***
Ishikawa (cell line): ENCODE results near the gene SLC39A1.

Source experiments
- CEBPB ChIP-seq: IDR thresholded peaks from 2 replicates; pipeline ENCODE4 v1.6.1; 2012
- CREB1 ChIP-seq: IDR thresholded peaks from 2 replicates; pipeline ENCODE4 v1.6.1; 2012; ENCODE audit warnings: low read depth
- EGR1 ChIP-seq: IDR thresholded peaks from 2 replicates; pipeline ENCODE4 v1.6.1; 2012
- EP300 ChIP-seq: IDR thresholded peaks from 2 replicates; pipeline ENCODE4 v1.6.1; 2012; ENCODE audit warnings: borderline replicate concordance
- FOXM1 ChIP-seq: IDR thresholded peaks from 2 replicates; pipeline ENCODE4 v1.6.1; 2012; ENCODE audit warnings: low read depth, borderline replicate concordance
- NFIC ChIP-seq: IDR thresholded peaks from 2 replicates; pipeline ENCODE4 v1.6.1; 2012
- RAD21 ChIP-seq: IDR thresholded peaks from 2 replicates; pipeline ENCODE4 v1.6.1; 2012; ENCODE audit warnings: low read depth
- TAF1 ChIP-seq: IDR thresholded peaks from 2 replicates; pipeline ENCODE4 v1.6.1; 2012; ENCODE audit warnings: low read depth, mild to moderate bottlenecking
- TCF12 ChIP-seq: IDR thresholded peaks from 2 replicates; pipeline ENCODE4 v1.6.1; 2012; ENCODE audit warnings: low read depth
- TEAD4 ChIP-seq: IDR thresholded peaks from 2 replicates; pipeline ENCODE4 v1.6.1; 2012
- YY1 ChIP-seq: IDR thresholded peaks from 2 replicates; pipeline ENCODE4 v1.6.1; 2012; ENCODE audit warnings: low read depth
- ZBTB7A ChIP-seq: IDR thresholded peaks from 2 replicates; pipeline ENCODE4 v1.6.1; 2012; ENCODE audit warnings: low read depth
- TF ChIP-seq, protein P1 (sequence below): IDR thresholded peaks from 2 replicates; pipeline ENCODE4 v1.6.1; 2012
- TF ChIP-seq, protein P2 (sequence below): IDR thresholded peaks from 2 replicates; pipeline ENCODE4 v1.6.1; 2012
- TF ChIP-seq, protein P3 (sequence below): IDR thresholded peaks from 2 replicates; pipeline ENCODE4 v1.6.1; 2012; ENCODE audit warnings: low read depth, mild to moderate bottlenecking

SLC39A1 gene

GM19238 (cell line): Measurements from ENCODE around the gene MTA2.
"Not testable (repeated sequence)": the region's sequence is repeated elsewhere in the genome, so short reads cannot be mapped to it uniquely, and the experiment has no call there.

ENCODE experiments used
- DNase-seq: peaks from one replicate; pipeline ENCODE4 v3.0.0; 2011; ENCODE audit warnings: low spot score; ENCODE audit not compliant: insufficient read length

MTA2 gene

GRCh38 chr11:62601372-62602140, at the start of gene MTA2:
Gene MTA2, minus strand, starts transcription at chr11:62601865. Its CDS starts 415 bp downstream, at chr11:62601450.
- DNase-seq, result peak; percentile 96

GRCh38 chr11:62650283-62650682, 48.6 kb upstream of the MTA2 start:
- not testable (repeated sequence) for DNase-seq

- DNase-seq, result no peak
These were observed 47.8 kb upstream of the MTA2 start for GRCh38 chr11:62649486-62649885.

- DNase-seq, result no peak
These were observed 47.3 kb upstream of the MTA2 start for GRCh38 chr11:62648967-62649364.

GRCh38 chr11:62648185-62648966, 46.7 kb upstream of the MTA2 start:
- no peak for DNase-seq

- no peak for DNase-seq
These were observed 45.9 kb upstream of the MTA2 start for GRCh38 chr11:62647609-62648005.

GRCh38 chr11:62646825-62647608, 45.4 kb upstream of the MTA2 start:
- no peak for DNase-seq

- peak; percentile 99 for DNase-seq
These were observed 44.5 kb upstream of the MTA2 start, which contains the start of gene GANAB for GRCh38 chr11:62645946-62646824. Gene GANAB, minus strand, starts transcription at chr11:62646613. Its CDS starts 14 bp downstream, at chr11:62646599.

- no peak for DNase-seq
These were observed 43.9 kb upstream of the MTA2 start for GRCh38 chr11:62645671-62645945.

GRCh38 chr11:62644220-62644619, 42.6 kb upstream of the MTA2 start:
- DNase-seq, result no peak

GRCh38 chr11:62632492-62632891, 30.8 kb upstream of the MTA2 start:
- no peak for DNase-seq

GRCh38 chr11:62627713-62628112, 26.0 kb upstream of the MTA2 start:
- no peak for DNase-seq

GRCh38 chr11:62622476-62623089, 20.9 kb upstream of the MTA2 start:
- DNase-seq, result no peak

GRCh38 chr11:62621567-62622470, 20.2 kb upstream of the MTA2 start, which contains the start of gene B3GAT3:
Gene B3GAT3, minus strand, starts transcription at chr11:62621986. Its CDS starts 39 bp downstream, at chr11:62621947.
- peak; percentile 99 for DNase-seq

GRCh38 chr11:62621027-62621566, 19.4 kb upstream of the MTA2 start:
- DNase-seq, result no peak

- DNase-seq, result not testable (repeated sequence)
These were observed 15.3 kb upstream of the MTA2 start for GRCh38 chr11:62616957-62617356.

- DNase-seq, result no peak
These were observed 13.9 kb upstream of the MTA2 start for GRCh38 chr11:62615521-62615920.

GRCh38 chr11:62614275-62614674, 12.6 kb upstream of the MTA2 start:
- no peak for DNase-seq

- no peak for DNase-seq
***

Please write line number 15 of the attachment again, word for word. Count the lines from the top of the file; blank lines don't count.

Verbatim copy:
- TF ChIP-seq, protein P1 (sequence below): IDR thresholded peaks from 2 replicates; pipeline ENCODE4 v1.6.1; 2012